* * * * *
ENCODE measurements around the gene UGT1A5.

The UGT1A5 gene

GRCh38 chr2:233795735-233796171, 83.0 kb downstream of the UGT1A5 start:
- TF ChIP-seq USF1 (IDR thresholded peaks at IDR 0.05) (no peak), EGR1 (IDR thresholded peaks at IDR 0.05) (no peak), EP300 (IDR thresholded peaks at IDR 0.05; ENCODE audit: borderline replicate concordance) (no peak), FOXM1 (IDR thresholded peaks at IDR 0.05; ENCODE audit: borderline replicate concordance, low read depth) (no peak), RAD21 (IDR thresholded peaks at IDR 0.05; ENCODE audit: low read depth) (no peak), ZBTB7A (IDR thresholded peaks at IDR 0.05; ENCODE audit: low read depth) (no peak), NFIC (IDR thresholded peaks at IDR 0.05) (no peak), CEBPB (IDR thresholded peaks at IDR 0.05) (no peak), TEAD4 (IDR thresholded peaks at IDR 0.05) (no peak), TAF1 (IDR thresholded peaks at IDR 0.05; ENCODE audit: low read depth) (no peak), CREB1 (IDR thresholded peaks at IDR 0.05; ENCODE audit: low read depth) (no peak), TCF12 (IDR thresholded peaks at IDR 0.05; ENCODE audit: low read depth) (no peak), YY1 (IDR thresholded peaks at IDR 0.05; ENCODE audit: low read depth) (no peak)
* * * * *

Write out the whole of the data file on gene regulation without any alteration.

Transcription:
ENCODE measurements around the gene UGT1A5.

The UGT1A5 gene

GRCh38 chr2:233795735-233796171, 83.0 kb downstream of the UGT1A5 start:
- TF ChIP-seq USF1 (IDR thresholded peaks at IDR 0.05) (no peak), EGR1 (IDR thresholded peaks at IDR 0.05) (no peak), EP300 (IDR thresholded peaks at IDR 0.05; ENCODE audit: borderline replicate concordance) (no peak), FOXM1 (IDR thresholded peaks at IDR 0.05; ENCODE audit: borderline replicate concordance, low read depth) (no peak), RAD21 (IDR thresholded peaks at IDR 0.05; ENCODE audit: low read depth) (no peak), ZBTB7A (IDR thresholded peaks at IDR 0.05; ENCODE audit: low read depth) (no peak), NFIC (IDR thresholded peaks at IDR 0.05) (no peak), CEBPB (IDR thresholded peaks at IDR 0.05) (no peak), TEAD4 (IDR thresholded peaks at IDR 0.05) (no peak), TAF1 (IDR thresholded peaks at IDR 0.05; ENCODE audit: low read depth) (no peak), CREB1 (IDR thresholded peaks at IDR 0.05; ENCODE audit: low read depth) (no peak), TCF12 (IDR thresholded peaks at IDR 0.05; ENCODE audit: low read depth) (no peak), YY1 (IDR thresholded peaks at IDR 0.05; ENCODE audit: low read depth) (no peak)